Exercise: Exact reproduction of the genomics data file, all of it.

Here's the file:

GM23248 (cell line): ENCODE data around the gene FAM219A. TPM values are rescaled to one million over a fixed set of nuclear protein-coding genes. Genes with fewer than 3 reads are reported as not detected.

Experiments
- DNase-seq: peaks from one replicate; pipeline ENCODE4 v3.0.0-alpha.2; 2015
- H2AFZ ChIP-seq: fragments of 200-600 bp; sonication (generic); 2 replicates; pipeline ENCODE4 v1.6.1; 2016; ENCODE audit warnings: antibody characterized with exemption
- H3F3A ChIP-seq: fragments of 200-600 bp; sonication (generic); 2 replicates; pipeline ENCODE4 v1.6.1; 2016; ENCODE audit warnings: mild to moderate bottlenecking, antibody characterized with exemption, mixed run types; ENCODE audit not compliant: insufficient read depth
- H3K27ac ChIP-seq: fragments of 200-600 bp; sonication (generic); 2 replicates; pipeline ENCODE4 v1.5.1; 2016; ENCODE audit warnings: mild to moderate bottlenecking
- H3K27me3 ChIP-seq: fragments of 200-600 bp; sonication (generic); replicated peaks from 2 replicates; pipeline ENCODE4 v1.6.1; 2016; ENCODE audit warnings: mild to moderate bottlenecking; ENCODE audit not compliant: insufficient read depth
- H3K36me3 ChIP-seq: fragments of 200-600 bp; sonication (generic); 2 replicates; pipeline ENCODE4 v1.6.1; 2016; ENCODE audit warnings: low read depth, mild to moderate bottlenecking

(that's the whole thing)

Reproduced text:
GM23248 (cell line): ENCODE data around the gene FAM219A. TPM values are rescaled to one million over a fixed set of nuclear protein-coding genes. Genes with fewer than 3 reads are reported as not detected.

Experiments
- DNase-seq: peaks from one replicate; pipeline ENCODE4 v3.0.0-alpha.2; 2015
- H2AFZ ChIP-seq: fragments of 200-600 bp; sonication (generic); 2 replicates; pipeline ENCODE4 v1.6.1; 2016; ENCODE audit warnings: antibody characterized with exemption
- H3F3A ChIP-seq: fragments of 200-600 bp; sonication (generic); 2 replicates; pipeline ENCODE4 v1.6.1; 2016; ENCODE audit warnings: mild to moderate bottlenecking, antibody characterized with exemption, mixed run types; ENCODE audit not compliant: insufficient read depth
- H3K27ac ChIP-seq: fragments of 200-600 bp; sonication (generic); 2 replicates; pipeline ENCODE4 v1.5.1; 2016; ENCODE audit warnings: mild to moderate bottlenecking
- H3K27me3 ChIP-seq: fragments of 200-600 bp; sonication (generic); replicated peaks from 2 replicates; pipeline ENCODE4 v1.6.1; 2016; ENCODE audit warnings: mild to moderate bottlenecking; ENCODE audit not compliant: insufficient read depth
- H3K36me3 ChIP-seq: fragments of 200-600 bp; sonication (generic); 2 replicates; pipeline ENCODE4 v1.6.1; 2016; ENCODE audit warnings: low read depth, mild to moderate bottlenecking